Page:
Consumers and the Property Practitioners Bill

Has the Property Practitioners Bill missed the point?

consumers

Are consumers offered more protection?

Parliament passed the new Property Practitioners Bill on Tuesday 4th December 2018. This bill has been on the cards before 2011!

The Bill was supposed to finally provide buyers (consumers) more protection in the secondary housing market.

However, it appears the Minister of Human Settlements and his staff and the National Assembly totally missed the point!

Here is that portion of the Bill:

CHAPTER 10

CONSUMER PROTECTION

Mandatory disclosure form

  1. A property practitioner –
    1. may not accept a mandate unless the seller or lessor of the property has provided him or her with a fully completed and signed mandatory disclosure in the prescribed form; and
    2. must provide a copy of the completed mandatory disclosure form to a prospective purchaser or lessee who intends to make an offer for the purchase or lease of a property.
  2. The completed mandatory disclosure form signed by all relevant parties must be attached to any agreement for the sale or lease of property and forms an integral part of that agreement, but if such a disclosure form was not completed, signed or attached, the agreement must be interpreted as if no defects or deficiencies of the property were disclosed to the purchaser.
  3. A property practitioner who fails to comply with subsection (1) may be held liable by any affected consumer.
  4. Nothing in this section prevents the Authority from taking action against a property practitioner or imposing an appropriate sanction.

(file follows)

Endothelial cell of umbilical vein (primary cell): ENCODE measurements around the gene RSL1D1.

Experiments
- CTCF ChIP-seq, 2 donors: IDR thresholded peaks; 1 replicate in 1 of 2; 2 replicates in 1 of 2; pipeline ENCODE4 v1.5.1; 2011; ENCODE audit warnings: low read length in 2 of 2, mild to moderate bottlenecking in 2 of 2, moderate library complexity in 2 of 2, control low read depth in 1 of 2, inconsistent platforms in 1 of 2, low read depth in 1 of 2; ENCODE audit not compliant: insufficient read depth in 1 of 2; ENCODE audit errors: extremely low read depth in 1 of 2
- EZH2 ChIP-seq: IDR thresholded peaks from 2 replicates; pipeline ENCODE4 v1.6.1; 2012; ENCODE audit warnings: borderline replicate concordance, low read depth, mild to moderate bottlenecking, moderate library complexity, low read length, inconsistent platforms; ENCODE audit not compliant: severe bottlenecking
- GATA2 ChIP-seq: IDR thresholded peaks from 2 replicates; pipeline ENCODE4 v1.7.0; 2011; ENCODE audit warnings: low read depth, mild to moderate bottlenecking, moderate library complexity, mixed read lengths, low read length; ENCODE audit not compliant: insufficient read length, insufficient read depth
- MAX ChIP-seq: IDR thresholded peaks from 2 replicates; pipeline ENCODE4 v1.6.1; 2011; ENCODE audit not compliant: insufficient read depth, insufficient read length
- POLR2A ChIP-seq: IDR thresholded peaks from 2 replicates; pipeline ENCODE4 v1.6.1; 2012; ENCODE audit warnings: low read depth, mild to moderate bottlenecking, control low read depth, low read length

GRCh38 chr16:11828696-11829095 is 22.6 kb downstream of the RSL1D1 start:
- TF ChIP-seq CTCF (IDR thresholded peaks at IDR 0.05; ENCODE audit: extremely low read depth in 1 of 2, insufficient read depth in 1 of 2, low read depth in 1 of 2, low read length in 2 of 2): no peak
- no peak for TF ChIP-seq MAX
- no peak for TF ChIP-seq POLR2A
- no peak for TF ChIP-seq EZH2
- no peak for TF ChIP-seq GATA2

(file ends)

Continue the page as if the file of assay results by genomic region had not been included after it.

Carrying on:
5. Nothing in this section prevents a consumer, for his or her own account, from undertaking a private property inspection to confirm the state of the property before finalising the transaction.

This is the protection this Bill offers to buyers (consumers) who buy properties from sellers.

So what has changed? Continue reading “Consumers and the Property Practitioners Bill”

Voetstoots clauses are still being used in 98% of Home Sales Contracts

Voetstoots Clauses

voetstoots clauses

Read your offer to purchase carefully!

Beware of voetstoots clauses!

If you believe that the voetstoots clause is no longer applicable to home sales, you are mistaken. Estate agents and home sellers are using the voetstoots clause in 98% of the “offer to purchase” agreements. Furthermore, the voetstoots clause protects both the seller and the agent in case of legal ramifications for defects. The seller is not selling his home in his normal course of business. As a result, the Consumer Protection Act does not protect you!

In conclusion, just imagine what is wrong and can go wrong with the house you just bought if you don’t take the correct action!

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THE HOME DETECTIVE » consumer protection act